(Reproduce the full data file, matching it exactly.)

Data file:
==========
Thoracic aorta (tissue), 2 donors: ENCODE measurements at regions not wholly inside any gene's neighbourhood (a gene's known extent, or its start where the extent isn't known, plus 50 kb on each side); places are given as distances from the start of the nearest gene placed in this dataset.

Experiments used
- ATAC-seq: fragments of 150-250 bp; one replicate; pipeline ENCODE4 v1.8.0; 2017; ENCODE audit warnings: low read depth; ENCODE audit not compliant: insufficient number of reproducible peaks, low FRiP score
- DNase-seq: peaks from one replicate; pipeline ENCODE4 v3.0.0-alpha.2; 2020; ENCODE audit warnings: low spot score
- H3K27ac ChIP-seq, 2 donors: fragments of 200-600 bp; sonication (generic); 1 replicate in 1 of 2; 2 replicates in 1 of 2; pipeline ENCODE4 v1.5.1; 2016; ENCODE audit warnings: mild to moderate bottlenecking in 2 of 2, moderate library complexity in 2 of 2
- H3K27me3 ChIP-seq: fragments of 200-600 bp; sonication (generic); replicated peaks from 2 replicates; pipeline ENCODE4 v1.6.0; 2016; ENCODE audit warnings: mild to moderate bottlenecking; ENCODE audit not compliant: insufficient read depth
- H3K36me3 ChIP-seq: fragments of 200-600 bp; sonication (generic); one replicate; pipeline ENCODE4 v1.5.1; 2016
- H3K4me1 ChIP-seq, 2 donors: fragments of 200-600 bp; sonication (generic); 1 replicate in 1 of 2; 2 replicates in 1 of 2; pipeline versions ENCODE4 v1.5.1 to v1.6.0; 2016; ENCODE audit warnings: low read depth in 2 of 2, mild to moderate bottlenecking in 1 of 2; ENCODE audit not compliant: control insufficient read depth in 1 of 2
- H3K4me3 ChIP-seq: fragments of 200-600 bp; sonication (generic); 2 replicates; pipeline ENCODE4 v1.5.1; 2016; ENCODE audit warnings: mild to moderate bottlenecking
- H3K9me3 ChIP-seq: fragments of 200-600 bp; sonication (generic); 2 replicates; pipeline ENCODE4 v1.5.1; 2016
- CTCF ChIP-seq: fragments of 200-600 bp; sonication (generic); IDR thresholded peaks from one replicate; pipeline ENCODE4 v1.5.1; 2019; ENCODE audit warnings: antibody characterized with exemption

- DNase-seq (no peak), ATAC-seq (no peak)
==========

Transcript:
Thoracic aorta (tissue), 2 donors: ENCODE measurements at regions not wholly inside any gene's neighbourhood (a gene's known extent, or its start where the extent isn't known, plus 50 kb on each side); places are given as distances from the start of the nearest gene placed in this dataset.

Experiments used
- ATAC-seq: fragments of 150-250 bp; one replicate; pipeline ENCODE4 v1.8.0; 2017; ENCODE audit warnings: low read depth; ENCODE audit not compliant: insufficient number of reproducible peaks, low FRiP score
- DNase-seq: peaks from one replicate; pipeline ENCODE4 v3.0.0-alpha.2; 2020; ENCODE audit warnings: low spot score
- H3K27ac ChIP-seq, 2 donors: fragments of 200-600 bp; sonication (generic); 1 replicate in 1 of 2; 2 replicates in 1 of 2; pipeline ENCODE4 v1.5.1; 2016; ENCODE audit warnings: mild to moderate bottlenecking in 2 of 2, moderate library complexity in 2 of 2
- H3K27me3 ChIP-seq: fragments of 200-600 bp; sonication (generic); replicated peaks from 2 replicates; pipeline ENCODE4 v1.6.0; 2016; ENCODE audit warnings: mild to moderate bottlenecking; ENCODE audit not compliant: insufficient read depth
- H3K36me3 ChIP-seq: fragments of 200-600 bp; sonication (generic); one replicate; pipeline ENCODE4 v1.5.1; 2016
- H3K4me1 ChIP-seq, 2 donors: fragments of 200-600 bp; sonication (generic); 1 replicate in 1 of 2; 2 replicates in 1 of 2; pipeline versions ENCODE4 v1.5.1 to v1.6.0; 2016; ENCODE audit warnings: low read depth in 2 of 2, mild to moderate bottlenecking in 1 of 2; ENCODE audit not compliant: control insufficient read depth in 1 of 2
- H3K4me3 ChIP-seq: fragments of 200-600 bp; sonication (generic); 2 replicates; pipeline ENCODE4 v1.5.1; 2016; ENCODE audit warnings: mild to moderate bottlenecking
- H3K9me3 ChIP-seq: fragments of 200-600 bp; sonication (generic); 2 replicates; pipeline ENCODE4 v1.5.1; 2016
- CTCF ChIP-seq: fragments of 200-600 bp; sonication (generic); IDR thresholded peaks from one replicate; pipeline ENCODE4 v1.5.1; 2019; ENCODE audit warnings: antibody characterized with exemption

- DNase-seq (no peak), ATAC-seq (no peak)